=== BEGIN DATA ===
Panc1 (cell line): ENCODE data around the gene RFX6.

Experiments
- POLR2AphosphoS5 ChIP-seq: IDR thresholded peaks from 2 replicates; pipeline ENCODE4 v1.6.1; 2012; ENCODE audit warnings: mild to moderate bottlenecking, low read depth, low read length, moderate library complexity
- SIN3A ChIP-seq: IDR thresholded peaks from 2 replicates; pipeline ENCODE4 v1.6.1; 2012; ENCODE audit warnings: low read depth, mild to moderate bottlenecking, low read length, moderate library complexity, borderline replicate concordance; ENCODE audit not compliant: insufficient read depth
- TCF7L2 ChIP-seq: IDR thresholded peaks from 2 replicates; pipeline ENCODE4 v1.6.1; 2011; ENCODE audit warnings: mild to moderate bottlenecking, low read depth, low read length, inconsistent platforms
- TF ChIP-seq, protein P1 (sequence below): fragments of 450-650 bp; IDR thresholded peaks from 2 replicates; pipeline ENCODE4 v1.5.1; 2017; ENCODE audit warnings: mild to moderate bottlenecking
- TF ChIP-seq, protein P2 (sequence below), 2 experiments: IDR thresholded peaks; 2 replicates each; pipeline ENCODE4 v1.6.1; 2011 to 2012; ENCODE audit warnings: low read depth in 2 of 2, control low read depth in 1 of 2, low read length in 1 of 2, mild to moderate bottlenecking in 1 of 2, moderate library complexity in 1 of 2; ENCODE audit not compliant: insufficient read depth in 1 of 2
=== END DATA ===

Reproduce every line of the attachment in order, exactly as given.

Panc1 (cell line): ENCODE data around the gene RFX6.

Experiments
- POLR2AphosphoS5 ChIP-seq: IDR thresholded peaks from 2 replicates; pipeline ENCODE4 v1.6.1; 2012; ENCODE audit warnings: mild to moderate bottlenecking, low read depth, low read length, moderate library complexity
- SIN3A ChIP-seq: IDR thresholded peaks from 2 replicates; pipeline ENCODE4 v1.6.1; 2012; ENCODE audit warnings: low read depth, mild to moderate bottlenecking, low read length, moderate library complexity, borderline replicate concordance; ENCODE audit not compliant: insufficient read depth
- TCF7L2 ChIP-seq: IDR thresholded peaks from 2 replicates; pipeline ENCODE4 v1.6.1; 2011; ENCODE audit warnings: mild to moderate bottlenecking, low read depth, low read length, inconsistent platforms
- TF ChIP-seq, protein P1 (sequence below): fragments of 450-650 bp; IDR thresholded peaks from 2 replicates; pipeline ENCODE4 v1.5.1; 2017; ENCODE audit warnings: mild to moderate bottlenecking
- TF ChIP-seq, protein P2 (sequence below), 2 experiments: IDR thresholded peaks; 2 replicates each; pipeline ENCODE4 v1.6.1; 2011 to 2012; ENCODE audit warnings: low read depth in 2 of 2, control low read depth in 1 of 2, low read length in 1 of 2, mild to moderate bottlenecking in 1 of 2, moderate library complexity in 1 of 2; ENCODE audit not compliant: insufficient read depth in 1 of 2